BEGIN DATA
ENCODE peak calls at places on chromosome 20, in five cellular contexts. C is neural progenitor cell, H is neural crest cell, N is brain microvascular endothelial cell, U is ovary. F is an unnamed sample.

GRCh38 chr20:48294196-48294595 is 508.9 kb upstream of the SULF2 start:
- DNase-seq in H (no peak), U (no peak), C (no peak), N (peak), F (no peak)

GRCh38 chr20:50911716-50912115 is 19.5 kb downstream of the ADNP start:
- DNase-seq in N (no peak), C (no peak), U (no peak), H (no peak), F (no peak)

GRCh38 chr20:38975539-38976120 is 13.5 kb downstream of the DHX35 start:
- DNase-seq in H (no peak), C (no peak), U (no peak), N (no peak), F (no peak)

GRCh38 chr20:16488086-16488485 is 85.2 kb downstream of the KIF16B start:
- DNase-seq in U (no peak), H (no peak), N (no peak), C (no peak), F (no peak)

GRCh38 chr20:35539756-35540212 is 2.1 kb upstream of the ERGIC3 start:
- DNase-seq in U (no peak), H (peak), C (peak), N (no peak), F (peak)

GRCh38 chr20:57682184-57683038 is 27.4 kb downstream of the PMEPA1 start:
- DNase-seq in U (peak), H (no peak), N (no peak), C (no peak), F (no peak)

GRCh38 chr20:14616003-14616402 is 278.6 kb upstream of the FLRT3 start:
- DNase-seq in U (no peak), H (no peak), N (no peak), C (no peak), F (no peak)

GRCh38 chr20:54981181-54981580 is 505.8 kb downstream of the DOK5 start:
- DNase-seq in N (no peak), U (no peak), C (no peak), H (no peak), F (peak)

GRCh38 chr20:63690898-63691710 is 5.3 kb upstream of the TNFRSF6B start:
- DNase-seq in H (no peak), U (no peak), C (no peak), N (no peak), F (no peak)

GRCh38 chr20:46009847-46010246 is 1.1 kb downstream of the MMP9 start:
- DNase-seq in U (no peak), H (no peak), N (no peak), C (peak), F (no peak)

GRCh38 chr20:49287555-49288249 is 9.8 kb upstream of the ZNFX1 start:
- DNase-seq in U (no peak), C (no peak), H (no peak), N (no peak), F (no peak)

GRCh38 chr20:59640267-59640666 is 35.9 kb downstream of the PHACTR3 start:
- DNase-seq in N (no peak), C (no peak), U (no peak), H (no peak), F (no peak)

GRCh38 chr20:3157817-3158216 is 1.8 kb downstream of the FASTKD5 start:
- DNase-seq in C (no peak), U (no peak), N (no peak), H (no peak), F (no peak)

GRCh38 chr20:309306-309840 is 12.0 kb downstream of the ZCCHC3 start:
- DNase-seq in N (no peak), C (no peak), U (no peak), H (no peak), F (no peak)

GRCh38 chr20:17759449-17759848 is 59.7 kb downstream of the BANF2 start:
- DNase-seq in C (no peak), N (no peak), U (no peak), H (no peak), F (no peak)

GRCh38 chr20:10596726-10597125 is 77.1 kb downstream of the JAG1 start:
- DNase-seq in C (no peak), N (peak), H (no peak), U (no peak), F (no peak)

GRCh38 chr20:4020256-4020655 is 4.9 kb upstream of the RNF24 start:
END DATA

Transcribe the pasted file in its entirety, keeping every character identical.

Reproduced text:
ENCODE peak calls at places on chromosome 20, in five cellular contexts. C is neural progenitor cell, H is neural crest cell, N is brain microvascular endothelial cell, U is ovary. F is an unnamed sample.

GRCh38 chr20:48294196-48294595 is 508.9 kb upstream of the SULF2 start:
- DNase-seq in H (no peak), U (no peak), C (no peak), N (peak), F (no peak)

GRCh38 chr20:50911716-50912115 is 19.5 kb downstream of the ADNP start:
- DNase-seq in N (no peak), C (no peak), U (no peak), H (no peak), F (no peak)

GRCh38 chr20:38975539-38976120 is 13.5 kb downstream of the DHX35 start:
- DNase-seq in H (no peak), C (no peak), U (no peak), N (no peak), F (no peak)

GRCh38 chr20:16488086-16488485 is 85.2 kb downstream of the KIF16B start:
- DNase-seq in U (no peak), H (no peak), N (no peak), C (no peak), F (no peak)

GRCh38 chr20:35539756-35540212 is 2.1 kb upstream of the ERGIC3 start:
- DNase-seq in U (no peak), H (peak), C (peak), N (no peak), F (peak)

GRCh38 chr20:57682184-57683038 is 27.4 kb downstream of the PMEPA1 start:
- DNase-seq in U (peak), H (no peak), N (no peak), C (no peak), F (no peak)

GRCh38 chr20:14616003-14616402 is 278.6 kb upstream of the FLRT3 start:
- DNase-seq in U (no peak), H (no peak), N (no peak), C (no peak), F (no peak)

GRCh38 chr20:54981181-54981580 is 505.8 kb downstream of the DOK5 start:
- DNase-seq in N (no peak), U (no peak), C (no peak), H (no peak), F (peak)

GRCh38 chr20:63690898-63691710 is 5.3 kb upstream of the TNFRSF6B start:
- DNase-seq in H (no peak), U (no peak), C (no peak), N (no peak), F (no peak)

GRCh38 chr20:46009847-46010246 is 1.1 kb downstream of the MMP9 start:
- DNase-seq in U (no peak), H (no peak), N (no peak), C (peak), F (no peak)

GRCh38 chr20:49287555-49288249 is 9.8 kb upstream of the ZNFX1 start:
- DNase-seq in U (no peak), C (no peak), H (no peak), N (no peak), F (no peak)

GRCh38 chr20:59640267-59640666 is 35.9 kb downstream of the PHACTR3 start:
- DNase-seq in N (no peak), C (no peak), U (no peak), H (no peak), F (no peak)

GRCh38 chr20:3157817-3158216 is 1.8 kb downstream of the FASTKD5 start:
- DNase-seq in C (no peak), U (no peak), N (no peak), H (no peak), F (no peak)

GRCh38 chr20:309306-309840 is 12.0 kb downstream of the ZCCHC3 start:
- DNase-seq in N (no peak), C (no peak), U (no peak), H (no peak), F (no peak)

GRCh38 chr20:17759449-17759848 is 59.7 kb downstream of the BANF2 start:
- DNase-seq in C (no peak), N (no peak), U (no peak), H (no peak), F (no peak)

GRCh38 chr20:10596726-10597125 is 77.1 kb downstream of the JAG1 start:
- DNase-seq in C (no peak), N (peak), H (no peak), U (no peak), F (no peak)

GRCh38 chr20:4020256-4020655 is 4.9 kb upstream of the RNF24 start: